A lithium ion battery is four times lighter and three times smaller than its lead acid counterpart, according to Delta-Q Technologies. Battery manufacturers say this advantage has helped lithium ion to carve out a place in a portion of the cleaning industry where weight matters a good deal: vacuums. 

The benefits of battery-powered upright and backpack vacuums are well documented. The absence of the cord not only saves time by eliminating the need to unplug, it also reduces injury risk because tripping over the cord is no longer an issue. However, pushing or lugging around a vacuum with a heavy battery also presents injury risk. 

Botting says he’s seeing lithium ion enter the industry first through vacuums, with the reason for this likely being its lighter weight in comparison with lead acid and how that reduces stress on a janitor’s back. There isn’t the same impetus to put lithium ion batteries in floor equipment because the heavier weight of lead acid isn’t an issue, says Botting.

RELiON Battery has, too, seen lithium ion batteries enter the jan/san market through the industry’s smaller equipment. 

Feodorov suspects the decision by OEM’s to enter jan/san this way is cost-based. By trying smaller batteries first, she reasons, users can see how lithium ion works before investing in the more expensive batteries used to power bigger machines.

Battery manufacturers expect lithium ion will make its way into bigger floor machines soon.

“Many OEMs are looking at using lithium in larger machines in the near future, but to my knowledge they have not tried them yet,” says Feodorov, who added an OEM did recently request from RELiON Battery a lithium iron phosphate battery for a burnisher.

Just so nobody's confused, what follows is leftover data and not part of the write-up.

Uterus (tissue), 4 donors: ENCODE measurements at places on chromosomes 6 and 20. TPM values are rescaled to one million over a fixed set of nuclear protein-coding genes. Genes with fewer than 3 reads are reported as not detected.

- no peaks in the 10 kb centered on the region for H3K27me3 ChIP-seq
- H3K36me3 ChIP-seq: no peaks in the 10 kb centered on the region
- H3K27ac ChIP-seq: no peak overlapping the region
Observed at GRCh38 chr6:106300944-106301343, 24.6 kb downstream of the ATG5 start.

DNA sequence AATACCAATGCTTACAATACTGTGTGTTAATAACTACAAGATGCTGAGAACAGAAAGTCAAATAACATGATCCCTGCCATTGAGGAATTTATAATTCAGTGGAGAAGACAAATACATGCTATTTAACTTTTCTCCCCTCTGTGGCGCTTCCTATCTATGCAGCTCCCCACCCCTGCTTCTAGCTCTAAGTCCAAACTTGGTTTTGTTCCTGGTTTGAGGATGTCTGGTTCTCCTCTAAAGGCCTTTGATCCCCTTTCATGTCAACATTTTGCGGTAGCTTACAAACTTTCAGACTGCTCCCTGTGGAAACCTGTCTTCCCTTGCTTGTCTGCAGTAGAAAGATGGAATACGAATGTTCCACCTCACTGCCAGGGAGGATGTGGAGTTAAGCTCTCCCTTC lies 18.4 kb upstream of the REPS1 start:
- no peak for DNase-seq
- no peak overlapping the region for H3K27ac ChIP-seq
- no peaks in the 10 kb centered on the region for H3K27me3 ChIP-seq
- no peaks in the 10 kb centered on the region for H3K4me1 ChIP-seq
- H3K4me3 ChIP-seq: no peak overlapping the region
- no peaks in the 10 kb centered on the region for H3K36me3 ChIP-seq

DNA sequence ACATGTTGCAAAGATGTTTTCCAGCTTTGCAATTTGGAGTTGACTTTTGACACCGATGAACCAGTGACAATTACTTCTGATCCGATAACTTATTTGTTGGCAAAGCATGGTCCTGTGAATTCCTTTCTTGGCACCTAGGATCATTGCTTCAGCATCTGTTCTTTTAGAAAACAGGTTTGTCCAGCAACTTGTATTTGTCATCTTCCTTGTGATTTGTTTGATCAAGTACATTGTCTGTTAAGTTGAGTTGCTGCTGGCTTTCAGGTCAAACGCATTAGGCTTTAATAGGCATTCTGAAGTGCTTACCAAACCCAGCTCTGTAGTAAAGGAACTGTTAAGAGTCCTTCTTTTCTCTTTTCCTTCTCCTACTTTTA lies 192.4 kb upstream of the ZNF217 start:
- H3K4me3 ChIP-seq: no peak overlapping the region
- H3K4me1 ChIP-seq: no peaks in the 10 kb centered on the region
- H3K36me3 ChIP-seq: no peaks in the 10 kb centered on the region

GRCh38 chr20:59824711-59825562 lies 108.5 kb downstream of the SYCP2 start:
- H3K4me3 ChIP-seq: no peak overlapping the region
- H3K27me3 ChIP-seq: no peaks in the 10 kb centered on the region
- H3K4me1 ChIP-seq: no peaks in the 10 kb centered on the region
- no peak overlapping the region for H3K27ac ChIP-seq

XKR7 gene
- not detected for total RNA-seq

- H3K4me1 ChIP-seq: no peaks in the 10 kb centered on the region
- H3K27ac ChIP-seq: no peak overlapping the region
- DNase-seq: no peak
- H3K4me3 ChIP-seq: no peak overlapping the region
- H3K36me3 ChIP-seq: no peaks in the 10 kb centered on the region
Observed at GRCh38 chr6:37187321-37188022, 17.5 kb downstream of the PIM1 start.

Faster charge times, longer run times and no maintenance (think flooded) will be the reason end users decide to consider lithium ion as an alternative to lead acid when it comes to powering floor machines, says Botting. He says the lower total cost of ownership that lithium ion presents will eventually be the quality that wins the most people over. All of these advantages seem to be some of the top reasons battery manufacturers think the switch will occur.

“Anything that’s being currently made inconvenient because you have an extension cord or because of the weight could use [lithium ion],” says Botting.

Lithium iron phosphate in particular should find a place with any motive power application that has been reliant on lead acid because the total cost of ownership and performance of the chemistry, says Feodorov.

“We expect to see [lithium ion batteries] used more in 2019-2020 based on the conversations we are having,” says Feodorov.

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